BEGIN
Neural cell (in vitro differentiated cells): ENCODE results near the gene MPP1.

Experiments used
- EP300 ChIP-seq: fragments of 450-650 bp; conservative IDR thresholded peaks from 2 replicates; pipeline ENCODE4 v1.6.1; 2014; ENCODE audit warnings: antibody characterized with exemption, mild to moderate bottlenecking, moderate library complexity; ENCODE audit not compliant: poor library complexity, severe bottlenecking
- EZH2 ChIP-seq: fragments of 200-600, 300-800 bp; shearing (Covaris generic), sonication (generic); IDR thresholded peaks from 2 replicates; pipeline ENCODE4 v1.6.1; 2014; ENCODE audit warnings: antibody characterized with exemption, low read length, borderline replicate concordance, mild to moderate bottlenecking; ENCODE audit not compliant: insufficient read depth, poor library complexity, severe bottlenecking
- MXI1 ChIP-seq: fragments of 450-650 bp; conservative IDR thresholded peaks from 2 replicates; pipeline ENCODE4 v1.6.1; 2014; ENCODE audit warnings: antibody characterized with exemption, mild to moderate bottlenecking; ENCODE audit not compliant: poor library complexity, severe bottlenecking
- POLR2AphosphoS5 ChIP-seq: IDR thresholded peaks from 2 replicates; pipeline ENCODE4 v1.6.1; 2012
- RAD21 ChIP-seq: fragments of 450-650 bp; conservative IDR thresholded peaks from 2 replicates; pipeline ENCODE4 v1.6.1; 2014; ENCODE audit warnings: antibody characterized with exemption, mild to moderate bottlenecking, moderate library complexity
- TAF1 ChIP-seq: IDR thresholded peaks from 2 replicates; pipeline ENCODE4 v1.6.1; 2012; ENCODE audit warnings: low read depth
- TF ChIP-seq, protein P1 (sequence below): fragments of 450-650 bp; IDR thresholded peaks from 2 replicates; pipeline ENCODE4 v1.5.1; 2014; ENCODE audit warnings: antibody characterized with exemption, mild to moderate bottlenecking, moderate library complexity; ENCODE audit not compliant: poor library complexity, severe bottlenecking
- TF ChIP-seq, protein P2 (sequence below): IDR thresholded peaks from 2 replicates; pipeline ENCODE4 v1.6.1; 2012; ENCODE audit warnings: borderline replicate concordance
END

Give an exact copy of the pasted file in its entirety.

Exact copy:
Neural cell (in vitro differentiated cells): ENCODE results near the gene MPP1.

Experiments used
- EP300 ChIP-seq: fragments of 450-650 bp; conservative IDR thresholded peaks from 2 replicates; pipeline ENCODE4 v1.6.1; 2014; ENCODE audit warnings: antibody characterized with exemption, mild to moderate bottlenecking, moderate library complexity; ENCODE audit not compliant: poor library complexity, severe bottlenecking
- EZH2 ChIP-seq: fragments of 200-600, 300-800 bp; shearing (Covaris generic), sonication (generic); IDR thresholded peaks from 2 replicates; pipeline ENCODE4 v1.6.1; 2014; ENCODE audit warnings: antibody characterized with exemption, low read length, borderline replicate concordance, mild to moderate bottlenecking; ENCODE audit not compliant: insufficient read depth, poor library complexity, severe bottlenecking
- MXI1 ChIP-seq: fragments of 450-650 bp; conservative IDR thresholded peaks from 2 replicates; pipeline ENCODE4 v1.6.1; 2014; ENCODE audit warnings: antibody characterized with exemption, mild to moderate bottlenecking; ENCODE audit not compliant: poor library complexity, severe bottlenecking
- POLR2AphosphoS5 ChIP-seq: IDR thresholded peaks from 2 replicates; pipeline ENCODE4 v1.6.1; 2012
- RAD21 ChIP-seq: fragments of 450-650 bp; conservative IDR thresholded peaks from 2 replicates; pipeline ENCODE4 v1.6.1; 2014; ENCODE audit warnings: antibody characterized with exemption, mild to moderate bottlenecking, moderate library complexity
- TAF1 ChIP-seq: IDR thresholded peaks from 2 replicates; pipeline ENCODE4 v1.6.1; 2012; ENCODE audit warnings: low read depth
- TF ChIP-seq, protein P1 (sequence below): fragments of 450-650 bp; IDR thresholded peaks from 2 replicates; pipeline ENCODE4 v1.5.1; 2014; ENCODE audit warnings: antibody characterized with exemption, mild to moderate bottlenecking, moderate library complexity; ENCODE audit not compliant: poor library complexity, severe bottlenecking
- TF ChIP-seq, protein P2 (sequence below): IDR thresholded peaks from 2 replicates; pipeline ENCODE4 v1.6.1; 2012; ENCODE audit warnings: borderline replicate concordance